Send the Fire

The power of Pentecost.

In the forward to When the Holy Ghost is Come, written by then-Colonel Samuel Brengle in 1909, Bramwell Booth writes: “The only purpose of God having a practical bearing on our lives is his purpose to save men from sin and its awful consequences, and make them conform to his will in this world as in the next. The work of the Holy Spirit is to help us to achieve that purpose.”

On Pentecost Sunday, the seventh Sunday after Easter, we commemorate the coming of the Holy Spirit on the disciples—a monumental event for the cause of Christ.

The sacrificial act of Christ dying on the cross for our sin and rising from the tomb three days later is the turning point in human history. Without the cross, there would be no atonement. Without the Resurrection, there would be no hope. But without Pentecost, there would be no church.

The disciples were gathered together because Jesus had told them to wait in Jerusalem, but mostly they were there because they were terrified and confused. They had followed the Master for three years; they had listened to his teaching and seen his miracles. They believed he was the Messiah, the one who would liberate Israel and bring an end to Roman occupation.

Even though he taught them that “the Son of Man must suffer many things and be rejected by the elders, the chief priests and the teachers of the law, and that he must be killed and after three days rise again” (Mark 8:31), it was a shock when it all started to come to pass. It left them fearful, confused and doubting. They were in no condition to “go into all the world and preach the gospel to all creation” (Mark 16:15).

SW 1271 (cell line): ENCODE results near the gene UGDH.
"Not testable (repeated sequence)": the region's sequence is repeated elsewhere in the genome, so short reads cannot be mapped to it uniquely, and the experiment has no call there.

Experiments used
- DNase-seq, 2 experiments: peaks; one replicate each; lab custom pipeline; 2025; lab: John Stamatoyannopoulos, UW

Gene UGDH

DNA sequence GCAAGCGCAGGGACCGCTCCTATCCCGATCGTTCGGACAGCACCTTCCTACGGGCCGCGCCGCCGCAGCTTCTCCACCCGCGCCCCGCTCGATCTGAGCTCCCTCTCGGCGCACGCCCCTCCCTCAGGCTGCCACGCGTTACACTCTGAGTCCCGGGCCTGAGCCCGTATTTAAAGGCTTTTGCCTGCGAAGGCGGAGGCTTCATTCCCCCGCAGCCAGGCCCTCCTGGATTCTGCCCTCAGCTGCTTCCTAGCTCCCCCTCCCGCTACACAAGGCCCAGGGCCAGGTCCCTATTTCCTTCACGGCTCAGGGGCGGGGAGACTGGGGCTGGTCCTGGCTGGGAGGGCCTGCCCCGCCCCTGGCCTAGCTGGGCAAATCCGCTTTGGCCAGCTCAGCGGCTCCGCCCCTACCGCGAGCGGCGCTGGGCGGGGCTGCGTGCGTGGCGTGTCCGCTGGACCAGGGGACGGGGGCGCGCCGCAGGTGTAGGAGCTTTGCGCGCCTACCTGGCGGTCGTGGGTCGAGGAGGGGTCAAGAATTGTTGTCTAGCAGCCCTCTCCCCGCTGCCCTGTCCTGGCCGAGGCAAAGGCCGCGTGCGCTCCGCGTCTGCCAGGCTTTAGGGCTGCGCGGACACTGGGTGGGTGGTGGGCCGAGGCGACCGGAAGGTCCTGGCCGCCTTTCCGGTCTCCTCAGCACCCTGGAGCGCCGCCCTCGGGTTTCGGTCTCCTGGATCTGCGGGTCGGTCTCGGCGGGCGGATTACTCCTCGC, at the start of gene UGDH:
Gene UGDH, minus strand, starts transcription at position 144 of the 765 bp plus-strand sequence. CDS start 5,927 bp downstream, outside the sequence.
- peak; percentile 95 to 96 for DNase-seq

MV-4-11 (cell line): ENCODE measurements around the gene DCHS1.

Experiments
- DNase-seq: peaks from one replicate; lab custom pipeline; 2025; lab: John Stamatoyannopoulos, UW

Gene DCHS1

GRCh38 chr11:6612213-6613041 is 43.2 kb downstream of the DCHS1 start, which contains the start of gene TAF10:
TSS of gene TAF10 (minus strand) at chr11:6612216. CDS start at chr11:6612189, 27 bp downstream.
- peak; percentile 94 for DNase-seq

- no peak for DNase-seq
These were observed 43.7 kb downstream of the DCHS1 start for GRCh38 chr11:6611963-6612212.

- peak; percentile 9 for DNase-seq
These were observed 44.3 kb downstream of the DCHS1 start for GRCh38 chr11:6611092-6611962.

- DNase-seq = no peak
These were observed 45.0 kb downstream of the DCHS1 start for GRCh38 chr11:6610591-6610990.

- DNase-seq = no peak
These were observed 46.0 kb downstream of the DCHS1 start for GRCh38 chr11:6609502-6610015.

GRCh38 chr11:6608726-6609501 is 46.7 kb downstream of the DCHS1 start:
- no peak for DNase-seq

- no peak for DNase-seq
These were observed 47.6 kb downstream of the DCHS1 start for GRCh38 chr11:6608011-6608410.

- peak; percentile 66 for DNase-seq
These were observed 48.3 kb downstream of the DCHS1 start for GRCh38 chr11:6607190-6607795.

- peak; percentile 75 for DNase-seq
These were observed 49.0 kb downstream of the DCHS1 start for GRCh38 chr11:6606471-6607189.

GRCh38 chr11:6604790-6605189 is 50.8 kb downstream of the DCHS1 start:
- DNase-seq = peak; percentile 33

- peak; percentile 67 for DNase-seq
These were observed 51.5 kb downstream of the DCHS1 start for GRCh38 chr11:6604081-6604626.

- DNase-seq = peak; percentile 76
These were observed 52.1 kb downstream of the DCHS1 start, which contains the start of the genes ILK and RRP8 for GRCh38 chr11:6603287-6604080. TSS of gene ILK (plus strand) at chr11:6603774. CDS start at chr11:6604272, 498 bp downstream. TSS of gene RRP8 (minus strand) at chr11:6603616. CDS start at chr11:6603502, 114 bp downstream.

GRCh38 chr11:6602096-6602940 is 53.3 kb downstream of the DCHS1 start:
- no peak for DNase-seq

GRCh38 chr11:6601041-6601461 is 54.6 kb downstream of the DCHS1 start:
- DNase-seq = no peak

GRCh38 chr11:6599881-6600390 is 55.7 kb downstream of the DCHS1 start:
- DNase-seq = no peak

Then Pentecost happened. They heard a great wind, saw what seemed to be tongues of fire resting on each of them and began speaking in other languages that were understood by people from many nations.

Peter, who had been guilt-ridden since his denial of Jesus on the night of the Crucifixion, and who was known for barging into things and getting it wrong, stood up and preached the first sermon of the brand-new church. He did so with such power and conviction that 3,000 people joined them that day.

Illustration of cross and doveFrom Jerusalem, they went out into the world, travelling from place to place and preaching and teaching. Every day, there were victories as souls were born into the kingdom of God.

When the Holy Ghost is come, there is boldness. “After they prayed, the place where they were meeting was shaken. And they were all filled with the Holy Spirit and spoke the word of God boldly” (Acts 4:31; emphasis mine).

When the Holy Ghost is come, there is opportunity. Not long after Pentecost, the Jewish religious leaders began to persecute the church in Jerusalem, forcing the people to scatter. It was probably the best thing that could have happened, because “those who had been scattered preached the word wherever they went” (Acts 8:4). The very act of driving them out of Jerusalem resulted in the gospel message being spread throughout the known world.

When the Holy Ghost is come, there is power. Jesus had told them they would “receive power when the Holy Spirit comes on you; and you will be my witnesses in Jerusalem, and in all Judea and Samaria, and to the ends of the earth” (Acts 1:8). “With great power the apostles continued to testify to the Resurrection of the Lord Jesus” (Acts 4:33).

The sacrifice of Jesus on the cross and his Resurrection from the dead are the basis of the gospel message and the reason for the church to exist in the first place. But Pentecost celebrates the power given to the church in order to carry out the mission of Jesus in the world.

My prayer is that God will continue to rain down his Holy Spirit upon his church, so that we might all be his witnesses, in Jerusalem, Judea and Samaria, and to the ends of the earth.

Commissioner Susan McMillan is the territorial commander of the Canada and Bermuda Territory. Follow her at and

Illustration: © biblebox/

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